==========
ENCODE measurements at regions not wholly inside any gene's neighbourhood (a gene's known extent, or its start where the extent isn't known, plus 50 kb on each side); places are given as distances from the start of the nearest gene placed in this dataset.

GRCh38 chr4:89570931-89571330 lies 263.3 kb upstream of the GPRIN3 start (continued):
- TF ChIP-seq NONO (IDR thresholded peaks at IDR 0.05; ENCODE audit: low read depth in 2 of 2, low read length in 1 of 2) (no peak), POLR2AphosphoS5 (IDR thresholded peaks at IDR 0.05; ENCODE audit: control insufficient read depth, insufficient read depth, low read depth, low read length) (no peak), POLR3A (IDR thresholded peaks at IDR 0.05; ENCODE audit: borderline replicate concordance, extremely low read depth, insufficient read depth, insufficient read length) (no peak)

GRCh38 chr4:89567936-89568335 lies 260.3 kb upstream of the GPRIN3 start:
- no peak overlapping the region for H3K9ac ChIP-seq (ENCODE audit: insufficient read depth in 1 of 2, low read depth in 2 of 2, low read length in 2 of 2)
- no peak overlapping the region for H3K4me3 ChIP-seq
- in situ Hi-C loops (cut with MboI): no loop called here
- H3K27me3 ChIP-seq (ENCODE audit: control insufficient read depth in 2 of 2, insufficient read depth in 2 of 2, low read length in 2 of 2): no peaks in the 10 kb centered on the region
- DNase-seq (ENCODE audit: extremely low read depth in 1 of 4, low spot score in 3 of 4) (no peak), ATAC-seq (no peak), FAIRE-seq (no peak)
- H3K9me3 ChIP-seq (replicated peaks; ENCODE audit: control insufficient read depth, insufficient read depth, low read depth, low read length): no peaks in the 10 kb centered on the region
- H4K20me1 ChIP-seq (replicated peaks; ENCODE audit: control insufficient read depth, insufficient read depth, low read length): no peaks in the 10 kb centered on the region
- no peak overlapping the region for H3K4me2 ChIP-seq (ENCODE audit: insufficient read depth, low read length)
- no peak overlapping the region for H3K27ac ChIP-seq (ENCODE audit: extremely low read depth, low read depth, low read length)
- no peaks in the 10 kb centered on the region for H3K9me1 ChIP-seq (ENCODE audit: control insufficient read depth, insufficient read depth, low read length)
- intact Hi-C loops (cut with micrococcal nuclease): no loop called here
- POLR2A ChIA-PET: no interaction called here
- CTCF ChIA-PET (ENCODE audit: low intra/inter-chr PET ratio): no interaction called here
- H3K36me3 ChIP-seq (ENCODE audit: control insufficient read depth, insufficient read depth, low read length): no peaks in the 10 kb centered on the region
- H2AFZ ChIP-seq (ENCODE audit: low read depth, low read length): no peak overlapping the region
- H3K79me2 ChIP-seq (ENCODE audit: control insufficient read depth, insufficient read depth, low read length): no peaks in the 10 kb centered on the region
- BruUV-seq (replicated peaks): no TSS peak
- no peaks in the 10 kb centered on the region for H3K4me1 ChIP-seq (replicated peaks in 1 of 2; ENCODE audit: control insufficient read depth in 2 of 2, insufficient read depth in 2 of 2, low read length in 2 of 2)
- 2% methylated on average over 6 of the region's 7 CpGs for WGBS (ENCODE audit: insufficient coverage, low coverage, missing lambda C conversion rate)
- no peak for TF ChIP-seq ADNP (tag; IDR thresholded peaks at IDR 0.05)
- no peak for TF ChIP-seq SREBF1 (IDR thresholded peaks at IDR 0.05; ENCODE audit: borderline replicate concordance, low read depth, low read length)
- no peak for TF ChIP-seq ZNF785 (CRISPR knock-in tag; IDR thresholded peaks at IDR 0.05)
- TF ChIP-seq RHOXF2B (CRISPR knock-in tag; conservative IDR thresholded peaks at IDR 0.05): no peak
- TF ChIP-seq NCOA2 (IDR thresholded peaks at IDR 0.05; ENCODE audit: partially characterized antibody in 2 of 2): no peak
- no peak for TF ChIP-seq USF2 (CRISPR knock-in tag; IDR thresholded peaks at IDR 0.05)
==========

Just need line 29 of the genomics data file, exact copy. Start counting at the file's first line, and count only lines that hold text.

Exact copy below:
- no peak for TF ChIP-seq USF2 (CRISPR knock-in tag; IDR thresholded peaks at IDR 0.05)